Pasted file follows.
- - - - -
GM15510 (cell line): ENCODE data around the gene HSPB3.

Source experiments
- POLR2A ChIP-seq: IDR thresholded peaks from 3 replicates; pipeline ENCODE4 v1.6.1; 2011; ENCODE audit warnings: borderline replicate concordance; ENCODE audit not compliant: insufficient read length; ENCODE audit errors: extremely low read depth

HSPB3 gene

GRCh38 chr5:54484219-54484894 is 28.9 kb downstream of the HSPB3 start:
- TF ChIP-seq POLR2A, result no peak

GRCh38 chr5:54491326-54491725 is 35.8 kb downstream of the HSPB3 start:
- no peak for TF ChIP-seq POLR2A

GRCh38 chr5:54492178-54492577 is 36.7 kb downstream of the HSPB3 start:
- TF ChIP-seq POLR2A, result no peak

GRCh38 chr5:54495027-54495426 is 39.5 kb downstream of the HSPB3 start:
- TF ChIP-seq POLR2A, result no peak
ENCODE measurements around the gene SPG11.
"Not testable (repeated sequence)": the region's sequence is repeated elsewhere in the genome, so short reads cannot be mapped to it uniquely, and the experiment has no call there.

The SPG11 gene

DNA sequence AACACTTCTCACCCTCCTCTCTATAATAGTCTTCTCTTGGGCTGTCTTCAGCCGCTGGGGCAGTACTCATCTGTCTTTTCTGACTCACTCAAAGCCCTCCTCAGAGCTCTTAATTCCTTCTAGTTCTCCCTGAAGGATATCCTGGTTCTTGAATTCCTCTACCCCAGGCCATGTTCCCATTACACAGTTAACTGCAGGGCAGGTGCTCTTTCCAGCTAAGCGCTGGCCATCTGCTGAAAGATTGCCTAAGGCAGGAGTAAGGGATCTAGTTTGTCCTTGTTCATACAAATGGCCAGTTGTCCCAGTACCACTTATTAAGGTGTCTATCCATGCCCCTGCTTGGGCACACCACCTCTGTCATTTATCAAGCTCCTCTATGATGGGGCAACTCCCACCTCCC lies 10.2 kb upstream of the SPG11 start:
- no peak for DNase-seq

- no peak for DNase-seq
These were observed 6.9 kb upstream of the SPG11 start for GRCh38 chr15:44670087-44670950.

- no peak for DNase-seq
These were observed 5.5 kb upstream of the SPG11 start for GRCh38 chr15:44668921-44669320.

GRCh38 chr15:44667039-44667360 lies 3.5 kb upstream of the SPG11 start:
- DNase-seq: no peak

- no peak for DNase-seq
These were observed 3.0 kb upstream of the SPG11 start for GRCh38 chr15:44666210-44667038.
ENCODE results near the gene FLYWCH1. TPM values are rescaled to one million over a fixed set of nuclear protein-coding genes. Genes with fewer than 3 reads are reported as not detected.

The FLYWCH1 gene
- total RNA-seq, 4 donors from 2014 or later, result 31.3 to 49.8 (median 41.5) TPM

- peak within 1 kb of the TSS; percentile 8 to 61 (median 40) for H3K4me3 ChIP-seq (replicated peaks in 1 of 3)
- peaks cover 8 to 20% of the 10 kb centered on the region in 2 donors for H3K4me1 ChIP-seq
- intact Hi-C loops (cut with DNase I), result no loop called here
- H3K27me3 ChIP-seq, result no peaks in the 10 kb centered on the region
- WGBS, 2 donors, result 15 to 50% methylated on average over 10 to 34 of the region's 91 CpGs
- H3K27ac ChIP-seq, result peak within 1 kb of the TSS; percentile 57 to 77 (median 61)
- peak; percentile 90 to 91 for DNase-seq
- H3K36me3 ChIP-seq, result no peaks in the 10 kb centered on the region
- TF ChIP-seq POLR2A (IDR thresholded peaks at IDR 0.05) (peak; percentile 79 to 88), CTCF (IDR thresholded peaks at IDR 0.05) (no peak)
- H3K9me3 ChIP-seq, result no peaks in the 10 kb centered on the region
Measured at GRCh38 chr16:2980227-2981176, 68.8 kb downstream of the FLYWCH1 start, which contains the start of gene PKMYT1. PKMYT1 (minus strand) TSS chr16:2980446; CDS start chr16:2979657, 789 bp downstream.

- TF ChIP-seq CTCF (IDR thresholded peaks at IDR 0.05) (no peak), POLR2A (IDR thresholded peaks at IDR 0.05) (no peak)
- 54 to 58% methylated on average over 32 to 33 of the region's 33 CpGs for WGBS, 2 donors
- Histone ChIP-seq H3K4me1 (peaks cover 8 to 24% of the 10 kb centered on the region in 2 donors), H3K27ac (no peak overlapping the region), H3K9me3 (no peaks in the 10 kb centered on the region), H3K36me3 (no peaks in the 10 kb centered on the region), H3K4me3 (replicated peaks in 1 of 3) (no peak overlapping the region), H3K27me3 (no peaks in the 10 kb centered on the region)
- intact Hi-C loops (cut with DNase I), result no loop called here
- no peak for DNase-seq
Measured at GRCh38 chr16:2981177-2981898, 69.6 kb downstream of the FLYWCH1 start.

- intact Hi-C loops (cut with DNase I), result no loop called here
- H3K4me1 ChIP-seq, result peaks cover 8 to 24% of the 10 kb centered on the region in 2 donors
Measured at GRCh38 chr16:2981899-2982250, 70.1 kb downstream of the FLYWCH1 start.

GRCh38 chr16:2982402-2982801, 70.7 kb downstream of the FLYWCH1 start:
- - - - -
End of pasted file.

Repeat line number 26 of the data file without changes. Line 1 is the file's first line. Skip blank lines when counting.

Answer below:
ENCODE results near the gene FLYWCH1. TPM values are rescaled to one million over a fixed set of nuclear protein-coding genes. Genes with fewer than 3 reads are reported as not detected.